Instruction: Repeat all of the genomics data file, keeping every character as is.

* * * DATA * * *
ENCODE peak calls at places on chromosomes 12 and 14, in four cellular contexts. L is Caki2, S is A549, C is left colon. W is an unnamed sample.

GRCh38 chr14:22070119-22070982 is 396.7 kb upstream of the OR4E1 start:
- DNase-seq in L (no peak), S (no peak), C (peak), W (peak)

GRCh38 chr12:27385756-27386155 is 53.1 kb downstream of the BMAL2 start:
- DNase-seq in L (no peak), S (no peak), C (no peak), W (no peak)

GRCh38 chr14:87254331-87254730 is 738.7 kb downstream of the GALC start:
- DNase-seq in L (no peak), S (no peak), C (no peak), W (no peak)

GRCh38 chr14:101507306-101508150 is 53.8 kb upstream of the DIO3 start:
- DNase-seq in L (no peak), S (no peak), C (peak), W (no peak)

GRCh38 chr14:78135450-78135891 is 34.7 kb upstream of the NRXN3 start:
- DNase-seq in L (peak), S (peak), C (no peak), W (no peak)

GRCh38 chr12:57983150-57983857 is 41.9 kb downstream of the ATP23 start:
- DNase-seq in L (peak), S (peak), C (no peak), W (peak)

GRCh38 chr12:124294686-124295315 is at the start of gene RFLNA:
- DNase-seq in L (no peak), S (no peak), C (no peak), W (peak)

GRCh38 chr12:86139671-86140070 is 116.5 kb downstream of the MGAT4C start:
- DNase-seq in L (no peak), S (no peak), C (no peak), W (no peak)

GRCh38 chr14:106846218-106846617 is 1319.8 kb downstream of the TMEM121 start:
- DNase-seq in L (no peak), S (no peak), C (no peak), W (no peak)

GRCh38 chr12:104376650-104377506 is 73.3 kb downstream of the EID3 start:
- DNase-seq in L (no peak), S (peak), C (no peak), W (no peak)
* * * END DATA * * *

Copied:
ENCODE peak calls at places on chromosomes 12 and 14, in four cellular contexts. L is Caki2, S is A549, C is left colon. W is an unnamed sample.

GRCh38 chr14:22070119-22070982 is 396.7 kb upstream of the OR4E1 start:
- DNase-seq in L (no peak), S (no peak), C (peak), W (peak)

GRCh38 chr12:27385756-27386155 is 53.1 kb downstream of the BMAL2 start:
- DNase-seq in L (no peak), S (no peak), C (no peak), W (no peak)

GRCh38 chr14:87254331-87254730 is 738.7 kb downstream of the GALC start:
- DNase-seq in L (no peak), S (no peak), C (no peak), W (no peak)

GRCh38 chr14:101507306-101508150 is 53.8 kb upstream of the DIO3 start:
- DNase-seq in L (no peak), S (no peak), C (peak), W (no peak)

GRCh38 chr14:78135450-78135891 is 34.7 kb upstream of the NRXN3 start:
- DNase-seq in L (peak), S (peak), C (no peak), W (no peak)

GRCh38 chr12:57983150-57983857 is 41.9 kb downstream of the ATP23 start:
- DNase-seq in L (peak), S (peak), C (no peak), W (peak)

GRCh38 chr12:124294686-124295315 is at the start of gene RFLNA:
- DNase-seq in L (no peak), S (no peak), C (no peak), W (peak)

GRCh38 chr12:86139671-86140070 is 116.5 kb downstream of the MGAT4C start:
- DNase-seq in L (no peak), S (no peak), C (no peak), W (no peak)

GRCh38 chr14:106846218-106846617 is 1319.8 kb downstream of the TMEM121 start:
- DNase-seq in L (no peak), S (no peak), C (no peak), W (no peak)

GRCh38 chr12:104376650-104377506 is 73.3 kb downstream of the EID3 start:
- DNase-seq in L (no peak), S (peak), C (no peak), W (no peak)